Coming off the euphoria of an Elite 8 finish and that incomparable double-overtime win over Xavier in Salt Lake City, K-State was poised to accomplish big things in the 2010-2011 season. The Wildcats began the season ranked No. 3 in all the land.
Some of the good vibes were derailed by the Dillards Discount fiasco, and the team struggled through more than half of the season. A November loss to No. 1 Duke could be forgiven, but consecutive falters against Florida (a game in which K-State scored only 44 points) and in an unfocused effort against UNLV at Sprint Center in December turned out to be harbingers of a rough start to conference play.
The offense that had scored readily the previous year with Denis Clemente running the point struggled so mightily that Assistant Coach Brad Underwood convinced Coach Martin to let him teach and implement the “Pinch Post” offense mid-season.
The Cats dropped four of their first five in conference play, and by mid-January had fallen all the way out of the rankings. They beat Baylor, took their annual beating in Allen Fieldhouse by a 90-66 count, then beat woeful Nebraska and snuck out a one-point victory at home over Iowa State. A week later at Colorado, a last-second three-pointer from Rodney McGruder that would have given K-State a one-point victory was nullified on review. The once-No. 3 Wildcats were 16-8. 4-6 in Big 12 play, and in very genuine danger of missing the NCAA field a year after reaching the Elite 8.
The Manhattan version of the Sunflower Showdown was on Big Monday. The line was KU by 2. I remember saying, at the time, that if I lived in Vegas, I would borrow $10,000 to bet on KU,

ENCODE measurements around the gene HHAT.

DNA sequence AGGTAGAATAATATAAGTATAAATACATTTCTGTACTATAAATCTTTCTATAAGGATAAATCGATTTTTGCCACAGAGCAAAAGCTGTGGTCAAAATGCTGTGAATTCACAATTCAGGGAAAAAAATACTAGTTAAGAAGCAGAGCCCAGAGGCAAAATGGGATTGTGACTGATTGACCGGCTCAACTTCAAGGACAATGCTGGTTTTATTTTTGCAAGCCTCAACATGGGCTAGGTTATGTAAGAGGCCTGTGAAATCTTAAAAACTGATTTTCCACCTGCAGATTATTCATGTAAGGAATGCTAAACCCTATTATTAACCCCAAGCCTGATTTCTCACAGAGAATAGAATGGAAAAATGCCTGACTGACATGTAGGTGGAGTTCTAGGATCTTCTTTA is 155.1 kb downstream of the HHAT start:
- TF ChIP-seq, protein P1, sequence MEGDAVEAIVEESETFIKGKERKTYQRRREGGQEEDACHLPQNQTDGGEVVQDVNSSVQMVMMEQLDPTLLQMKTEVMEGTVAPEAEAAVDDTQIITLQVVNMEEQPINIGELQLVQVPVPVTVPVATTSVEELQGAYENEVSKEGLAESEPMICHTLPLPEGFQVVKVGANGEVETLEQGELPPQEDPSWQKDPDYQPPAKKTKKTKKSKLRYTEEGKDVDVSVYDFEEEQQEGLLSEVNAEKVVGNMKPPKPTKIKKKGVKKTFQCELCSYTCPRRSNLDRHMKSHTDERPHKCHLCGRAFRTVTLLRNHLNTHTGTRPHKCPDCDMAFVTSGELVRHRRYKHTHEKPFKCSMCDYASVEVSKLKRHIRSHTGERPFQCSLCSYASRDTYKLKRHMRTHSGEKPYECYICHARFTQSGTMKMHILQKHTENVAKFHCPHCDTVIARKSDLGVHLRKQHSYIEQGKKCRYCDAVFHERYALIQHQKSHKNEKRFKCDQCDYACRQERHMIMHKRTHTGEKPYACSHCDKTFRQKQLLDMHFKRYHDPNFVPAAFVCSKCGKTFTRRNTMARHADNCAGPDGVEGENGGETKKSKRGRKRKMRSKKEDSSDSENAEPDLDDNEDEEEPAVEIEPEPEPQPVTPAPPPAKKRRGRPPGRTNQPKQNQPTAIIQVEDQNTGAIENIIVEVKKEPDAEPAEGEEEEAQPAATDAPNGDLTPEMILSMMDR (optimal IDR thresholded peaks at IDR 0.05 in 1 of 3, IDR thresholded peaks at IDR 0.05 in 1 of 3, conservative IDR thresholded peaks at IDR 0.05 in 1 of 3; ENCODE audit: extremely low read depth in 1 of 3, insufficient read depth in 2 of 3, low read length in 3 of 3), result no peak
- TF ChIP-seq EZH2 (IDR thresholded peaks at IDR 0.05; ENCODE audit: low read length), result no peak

Good thing I didn’t live in Vegas.
Jacob Pullen was transcendent that night. He scored 38 points on only 17 shots from the floor. He also had three rebounds, five assists, two steals and—believe it—a blocked shot. Toward the end of the game, he could have taken it to the hoop to get 40. But he deferred, prompting Bill Self (who, after all, knows about these things) to sum up his genuine admiration of J-Pullz with one word: “Class.”
The Wildcats’ 84-68 win represented the largest margin over Kansas since 1982, when a team led by Tyrone Adams (who scored 17), Ed Nealy (who had 10 rebounds), Les Craft and Tim Jankovich beat the Jayhawks 70-53 in Ahearn Fieldhouse. I threw this extraneous detail in for the old folks. We have to stick together.
Frank and the 2010-2011 guys would go on to win their last five games of the season and to beat No. 19 Utah State in the NCAA tournament before falling, 70-65, to (who else?) Wisconsin. Damn you, evil Badgers.
We’re going to rewatch Pullen’s senior year opus tonight, beginning at 7:00 Central Daylight Time. Join us. Marvel at the spectacle. Dream of better days, past and yet to come.